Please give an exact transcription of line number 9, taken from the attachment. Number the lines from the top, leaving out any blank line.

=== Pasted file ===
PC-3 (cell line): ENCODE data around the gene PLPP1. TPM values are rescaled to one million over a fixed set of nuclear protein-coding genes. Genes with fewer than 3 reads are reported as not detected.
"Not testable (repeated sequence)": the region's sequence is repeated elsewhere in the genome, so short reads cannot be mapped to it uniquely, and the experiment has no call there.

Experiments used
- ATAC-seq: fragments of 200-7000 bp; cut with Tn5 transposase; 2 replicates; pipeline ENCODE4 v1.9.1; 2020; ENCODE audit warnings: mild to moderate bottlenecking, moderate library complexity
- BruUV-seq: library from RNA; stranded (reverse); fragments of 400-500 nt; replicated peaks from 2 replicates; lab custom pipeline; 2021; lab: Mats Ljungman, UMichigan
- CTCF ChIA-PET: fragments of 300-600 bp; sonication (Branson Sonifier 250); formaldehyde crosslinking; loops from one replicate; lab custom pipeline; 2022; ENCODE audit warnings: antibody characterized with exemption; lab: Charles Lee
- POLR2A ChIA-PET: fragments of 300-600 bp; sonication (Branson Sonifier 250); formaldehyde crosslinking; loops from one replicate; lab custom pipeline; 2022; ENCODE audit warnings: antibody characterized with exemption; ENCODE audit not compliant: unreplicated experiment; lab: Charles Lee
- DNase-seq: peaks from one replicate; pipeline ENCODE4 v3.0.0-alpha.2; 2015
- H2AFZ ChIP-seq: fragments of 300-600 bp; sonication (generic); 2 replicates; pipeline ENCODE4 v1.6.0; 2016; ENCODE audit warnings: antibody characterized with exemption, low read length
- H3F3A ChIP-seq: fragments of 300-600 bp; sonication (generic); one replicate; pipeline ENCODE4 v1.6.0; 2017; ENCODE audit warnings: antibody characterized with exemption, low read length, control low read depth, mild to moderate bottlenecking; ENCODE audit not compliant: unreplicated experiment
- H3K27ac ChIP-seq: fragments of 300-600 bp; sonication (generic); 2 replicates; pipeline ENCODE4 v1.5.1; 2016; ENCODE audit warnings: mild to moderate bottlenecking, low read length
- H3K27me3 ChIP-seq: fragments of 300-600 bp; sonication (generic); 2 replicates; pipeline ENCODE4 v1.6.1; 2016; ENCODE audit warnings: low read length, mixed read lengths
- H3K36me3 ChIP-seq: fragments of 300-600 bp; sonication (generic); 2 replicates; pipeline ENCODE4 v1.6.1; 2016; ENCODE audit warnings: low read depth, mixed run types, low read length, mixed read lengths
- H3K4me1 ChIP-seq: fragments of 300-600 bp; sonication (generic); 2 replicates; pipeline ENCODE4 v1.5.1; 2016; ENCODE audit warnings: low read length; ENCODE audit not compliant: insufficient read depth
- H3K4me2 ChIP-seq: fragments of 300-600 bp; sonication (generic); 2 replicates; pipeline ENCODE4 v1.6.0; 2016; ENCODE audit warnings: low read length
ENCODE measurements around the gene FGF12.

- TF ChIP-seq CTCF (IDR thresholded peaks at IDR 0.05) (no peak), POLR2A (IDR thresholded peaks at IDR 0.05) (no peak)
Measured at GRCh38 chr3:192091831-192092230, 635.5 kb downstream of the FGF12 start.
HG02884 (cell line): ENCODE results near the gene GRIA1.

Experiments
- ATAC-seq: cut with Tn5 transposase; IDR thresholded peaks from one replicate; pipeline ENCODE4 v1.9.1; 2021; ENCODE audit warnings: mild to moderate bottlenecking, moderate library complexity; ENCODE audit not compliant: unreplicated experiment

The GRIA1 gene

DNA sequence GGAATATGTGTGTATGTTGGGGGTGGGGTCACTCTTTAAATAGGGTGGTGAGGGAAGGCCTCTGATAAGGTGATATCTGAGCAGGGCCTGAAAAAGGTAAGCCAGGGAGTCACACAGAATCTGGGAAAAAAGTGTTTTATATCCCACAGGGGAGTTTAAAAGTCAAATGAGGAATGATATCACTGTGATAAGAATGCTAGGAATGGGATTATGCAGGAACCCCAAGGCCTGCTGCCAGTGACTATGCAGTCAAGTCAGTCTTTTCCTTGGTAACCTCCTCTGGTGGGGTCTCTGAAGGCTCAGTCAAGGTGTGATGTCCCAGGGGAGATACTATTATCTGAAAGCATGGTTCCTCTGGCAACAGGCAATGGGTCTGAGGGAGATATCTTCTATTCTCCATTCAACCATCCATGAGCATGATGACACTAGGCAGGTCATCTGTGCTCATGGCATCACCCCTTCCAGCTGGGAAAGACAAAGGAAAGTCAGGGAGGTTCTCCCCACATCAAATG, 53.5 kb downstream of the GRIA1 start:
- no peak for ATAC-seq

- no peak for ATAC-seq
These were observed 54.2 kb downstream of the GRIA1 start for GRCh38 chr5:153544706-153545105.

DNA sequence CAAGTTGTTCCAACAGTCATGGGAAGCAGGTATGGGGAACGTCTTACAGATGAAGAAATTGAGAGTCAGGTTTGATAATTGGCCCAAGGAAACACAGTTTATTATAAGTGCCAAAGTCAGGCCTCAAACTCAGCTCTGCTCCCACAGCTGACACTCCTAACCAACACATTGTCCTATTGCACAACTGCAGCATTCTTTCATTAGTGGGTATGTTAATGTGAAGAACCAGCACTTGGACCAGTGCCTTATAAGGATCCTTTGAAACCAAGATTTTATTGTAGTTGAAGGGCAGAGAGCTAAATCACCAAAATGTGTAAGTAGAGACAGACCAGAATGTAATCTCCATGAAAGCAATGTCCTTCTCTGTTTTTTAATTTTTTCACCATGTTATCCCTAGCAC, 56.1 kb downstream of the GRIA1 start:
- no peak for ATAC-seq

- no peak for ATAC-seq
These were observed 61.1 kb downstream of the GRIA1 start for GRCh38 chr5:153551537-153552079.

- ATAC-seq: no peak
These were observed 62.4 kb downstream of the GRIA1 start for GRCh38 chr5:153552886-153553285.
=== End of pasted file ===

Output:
- H2AFZ ChIP-seq: fragments of 300-600 bp; sonication (generic); 2 replicates; pipeline ENCODE4 v1.6.0; 2016; ENCODE audit warnings: antibody characterized with exemption, low read length